The world’s coral reefs are facing turbulent times. Perhaps one of the worst affected is the Florida Reef; part of the Reef tract is dissolving at a higher rate than it can rebuild itself. The largest reef ecosystem in the continental US and the third largest in the world is vanishing at a greater rate than previously thought due to human-induced ocean acidification, caused when carbon dioxide (CO2) dissolves in water, causing a reaction which reduces the ocean’s pH level.
As acidity levels rise, limestone starts to dissolve and the structural integrity of coral reefs becomes weakened, making it easier for invasive organisms and plants to burrow into the living reef, turning it into their home and further destroying the ecosystem.
Past studies into acidification were conducted in controlled labs or on a small scale and thus incorrectly predicted that this erosion tipping point wouldn’t be realised until the middle of the century, when CO2 levels will be higher.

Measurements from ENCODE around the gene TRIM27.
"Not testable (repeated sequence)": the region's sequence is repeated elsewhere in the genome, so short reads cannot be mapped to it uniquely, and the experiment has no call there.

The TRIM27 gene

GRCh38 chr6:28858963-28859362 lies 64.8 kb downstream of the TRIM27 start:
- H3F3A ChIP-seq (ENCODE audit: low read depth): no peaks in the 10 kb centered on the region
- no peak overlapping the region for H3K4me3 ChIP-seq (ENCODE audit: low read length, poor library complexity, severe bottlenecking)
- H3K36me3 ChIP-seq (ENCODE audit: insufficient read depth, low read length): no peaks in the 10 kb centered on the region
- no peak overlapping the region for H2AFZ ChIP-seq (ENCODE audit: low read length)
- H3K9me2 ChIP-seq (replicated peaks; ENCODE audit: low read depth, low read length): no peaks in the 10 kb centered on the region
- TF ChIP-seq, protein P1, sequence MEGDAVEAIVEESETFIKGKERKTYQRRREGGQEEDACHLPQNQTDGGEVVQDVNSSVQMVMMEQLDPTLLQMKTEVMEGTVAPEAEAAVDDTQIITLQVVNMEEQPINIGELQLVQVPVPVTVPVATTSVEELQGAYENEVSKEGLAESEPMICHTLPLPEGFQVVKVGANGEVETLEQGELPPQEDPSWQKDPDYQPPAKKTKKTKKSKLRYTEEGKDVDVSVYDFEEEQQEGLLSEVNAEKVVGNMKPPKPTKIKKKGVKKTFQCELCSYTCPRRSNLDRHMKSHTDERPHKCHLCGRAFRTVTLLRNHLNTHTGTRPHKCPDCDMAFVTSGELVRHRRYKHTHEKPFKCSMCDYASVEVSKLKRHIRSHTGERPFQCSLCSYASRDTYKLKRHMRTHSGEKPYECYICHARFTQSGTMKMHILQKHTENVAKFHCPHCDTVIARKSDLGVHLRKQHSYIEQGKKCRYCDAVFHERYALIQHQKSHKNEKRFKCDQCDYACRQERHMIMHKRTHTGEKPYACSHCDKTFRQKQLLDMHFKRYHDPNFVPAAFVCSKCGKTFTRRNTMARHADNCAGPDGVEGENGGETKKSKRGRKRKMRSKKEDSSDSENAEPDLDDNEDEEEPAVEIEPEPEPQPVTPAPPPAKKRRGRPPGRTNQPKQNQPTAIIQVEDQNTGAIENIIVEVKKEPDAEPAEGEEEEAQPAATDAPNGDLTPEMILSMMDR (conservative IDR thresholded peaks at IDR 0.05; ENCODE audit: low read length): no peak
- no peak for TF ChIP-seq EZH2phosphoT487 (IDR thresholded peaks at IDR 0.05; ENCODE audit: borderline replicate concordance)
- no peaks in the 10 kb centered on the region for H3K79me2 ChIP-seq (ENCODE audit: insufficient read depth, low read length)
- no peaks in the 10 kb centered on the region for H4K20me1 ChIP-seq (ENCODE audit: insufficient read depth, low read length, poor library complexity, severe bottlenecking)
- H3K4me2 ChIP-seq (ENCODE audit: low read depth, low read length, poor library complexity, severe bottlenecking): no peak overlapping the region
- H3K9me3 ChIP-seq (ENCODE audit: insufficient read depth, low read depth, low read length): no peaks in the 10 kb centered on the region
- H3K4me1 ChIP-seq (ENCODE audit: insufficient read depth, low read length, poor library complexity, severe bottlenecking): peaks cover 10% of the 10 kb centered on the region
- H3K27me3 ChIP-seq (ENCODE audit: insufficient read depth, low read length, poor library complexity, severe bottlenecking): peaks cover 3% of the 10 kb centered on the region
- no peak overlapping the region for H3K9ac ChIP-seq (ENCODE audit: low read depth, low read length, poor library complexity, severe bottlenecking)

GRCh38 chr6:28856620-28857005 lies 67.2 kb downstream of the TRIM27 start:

To further compound the stress of acidification, coral bleaching (caused by warm waters) and disease have plagued the reef – an increasingly global problem-, due to a combination of climate change and an uncharacteristically harsh El Nino in 2015. Although all of these phenomena are regular threats to reefs, they usually do not happen simultaneously. Bleaching occurs when the coral gets stressed when the waters start to reach around 30 degrees Celsius. While bleaching doesn’t kill coral outright, it weakens it and leaves it lacking in nutrients and very susceptible to bacteria and viruses, a much deadlier threat than bleaching.